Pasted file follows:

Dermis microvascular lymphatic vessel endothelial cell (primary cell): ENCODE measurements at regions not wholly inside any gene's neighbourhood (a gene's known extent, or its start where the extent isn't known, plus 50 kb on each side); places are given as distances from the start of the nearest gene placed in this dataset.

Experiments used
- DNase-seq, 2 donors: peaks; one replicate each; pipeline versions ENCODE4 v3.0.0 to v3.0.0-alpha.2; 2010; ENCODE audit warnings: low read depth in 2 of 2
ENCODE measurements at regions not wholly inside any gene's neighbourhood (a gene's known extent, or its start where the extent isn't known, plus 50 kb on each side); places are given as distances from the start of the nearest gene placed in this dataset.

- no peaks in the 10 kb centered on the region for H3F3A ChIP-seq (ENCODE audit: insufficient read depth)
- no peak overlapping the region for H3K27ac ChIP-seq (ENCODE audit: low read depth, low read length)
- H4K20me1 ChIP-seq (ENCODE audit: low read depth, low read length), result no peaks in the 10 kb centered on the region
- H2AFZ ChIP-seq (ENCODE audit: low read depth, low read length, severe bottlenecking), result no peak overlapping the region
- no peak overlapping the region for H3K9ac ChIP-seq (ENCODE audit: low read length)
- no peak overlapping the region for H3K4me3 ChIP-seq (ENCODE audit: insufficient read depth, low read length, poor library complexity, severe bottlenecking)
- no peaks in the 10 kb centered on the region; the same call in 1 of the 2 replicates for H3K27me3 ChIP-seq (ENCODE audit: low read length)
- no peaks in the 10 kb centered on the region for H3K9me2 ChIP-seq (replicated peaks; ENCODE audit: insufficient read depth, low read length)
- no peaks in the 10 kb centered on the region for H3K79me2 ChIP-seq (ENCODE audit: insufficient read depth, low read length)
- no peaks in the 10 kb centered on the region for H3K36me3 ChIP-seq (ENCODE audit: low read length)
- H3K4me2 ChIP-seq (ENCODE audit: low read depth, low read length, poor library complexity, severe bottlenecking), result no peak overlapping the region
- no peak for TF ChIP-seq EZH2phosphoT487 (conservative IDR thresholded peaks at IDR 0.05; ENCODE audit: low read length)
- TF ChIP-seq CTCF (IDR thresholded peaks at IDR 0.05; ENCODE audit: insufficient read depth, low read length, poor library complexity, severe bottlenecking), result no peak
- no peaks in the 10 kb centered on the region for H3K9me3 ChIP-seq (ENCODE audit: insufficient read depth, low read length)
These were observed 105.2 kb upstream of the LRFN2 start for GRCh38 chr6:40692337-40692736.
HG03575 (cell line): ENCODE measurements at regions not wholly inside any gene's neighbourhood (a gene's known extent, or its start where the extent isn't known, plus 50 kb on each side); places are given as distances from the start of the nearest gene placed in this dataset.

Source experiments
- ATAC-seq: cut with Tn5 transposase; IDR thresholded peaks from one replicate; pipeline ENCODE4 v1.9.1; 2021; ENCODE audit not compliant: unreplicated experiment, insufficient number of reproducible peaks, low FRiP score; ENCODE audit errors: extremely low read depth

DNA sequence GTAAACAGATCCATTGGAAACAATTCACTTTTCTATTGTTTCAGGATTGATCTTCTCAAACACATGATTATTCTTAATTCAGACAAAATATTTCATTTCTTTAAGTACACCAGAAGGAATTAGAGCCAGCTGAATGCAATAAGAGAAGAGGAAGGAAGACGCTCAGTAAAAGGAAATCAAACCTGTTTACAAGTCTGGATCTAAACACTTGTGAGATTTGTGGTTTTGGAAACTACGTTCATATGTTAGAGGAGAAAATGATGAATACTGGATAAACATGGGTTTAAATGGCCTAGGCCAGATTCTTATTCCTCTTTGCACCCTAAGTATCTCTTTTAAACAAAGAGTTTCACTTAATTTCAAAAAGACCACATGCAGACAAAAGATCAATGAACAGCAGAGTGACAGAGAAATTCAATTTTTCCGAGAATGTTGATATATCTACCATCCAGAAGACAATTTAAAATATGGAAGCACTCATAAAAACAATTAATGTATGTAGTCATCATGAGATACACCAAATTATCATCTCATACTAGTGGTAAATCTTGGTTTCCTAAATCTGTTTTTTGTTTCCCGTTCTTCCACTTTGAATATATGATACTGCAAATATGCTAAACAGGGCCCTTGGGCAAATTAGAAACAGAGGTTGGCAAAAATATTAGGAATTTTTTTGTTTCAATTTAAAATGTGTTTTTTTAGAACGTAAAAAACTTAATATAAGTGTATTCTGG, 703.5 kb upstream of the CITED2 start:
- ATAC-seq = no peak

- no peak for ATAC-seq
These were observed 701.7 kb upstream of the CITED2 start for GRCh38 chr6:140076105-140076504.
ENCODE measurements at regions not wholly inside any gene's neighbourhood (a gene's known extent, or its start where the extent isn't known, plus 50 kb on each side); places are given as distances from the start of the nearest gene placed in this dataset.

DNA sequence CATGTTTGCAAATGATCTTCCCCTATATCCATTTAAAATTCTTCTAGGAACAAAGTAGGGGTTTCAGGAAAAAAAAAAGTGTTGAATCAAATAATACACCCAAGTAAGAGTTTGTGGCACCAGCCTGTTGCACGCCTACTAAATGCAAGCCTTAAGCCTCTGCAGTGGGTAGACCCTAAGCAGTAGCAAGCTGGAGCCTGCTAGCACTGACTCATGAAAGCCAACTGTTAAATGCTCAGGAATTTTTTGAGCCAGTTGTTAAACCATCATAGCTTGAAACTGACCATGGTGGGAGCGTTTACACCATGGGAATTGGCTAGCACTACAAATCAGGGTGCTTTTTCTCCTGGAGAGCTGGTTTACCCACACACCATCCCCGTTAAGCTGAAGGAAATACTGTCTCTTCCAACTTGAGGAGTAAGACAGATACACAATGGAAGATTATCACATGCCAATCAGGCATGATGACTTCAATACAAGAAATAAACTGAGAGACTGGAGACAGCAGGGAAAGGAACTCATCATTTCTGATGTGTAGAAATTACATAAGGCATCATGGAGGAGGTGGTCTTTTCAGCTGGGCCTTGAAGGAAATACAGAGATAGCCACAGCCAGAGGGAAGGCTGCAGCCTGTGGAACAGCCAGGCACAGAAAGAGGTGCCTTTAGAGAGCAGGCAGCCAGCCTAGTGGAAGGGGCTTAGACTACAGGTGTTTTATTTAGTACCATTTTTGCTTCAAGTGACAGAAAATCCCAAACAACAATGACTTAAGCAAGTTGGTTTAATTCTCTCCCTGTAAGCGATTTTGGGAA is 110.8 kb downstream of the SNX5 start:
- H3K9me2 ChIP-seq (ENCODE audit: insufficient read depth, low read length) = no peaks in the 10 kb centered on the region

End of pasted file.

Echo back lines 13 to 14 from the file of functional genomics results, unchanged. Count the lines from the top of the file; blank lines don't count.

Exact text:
- no peaks in the 10 kb centered on the region for H3K79me2 ChIP-seq (ENCODE audit: insufficient read depth, low read length)
- no peaks in the 10 kb centered on the region for H3K36me3 ChIP-seq (ENCODE audit: low read length)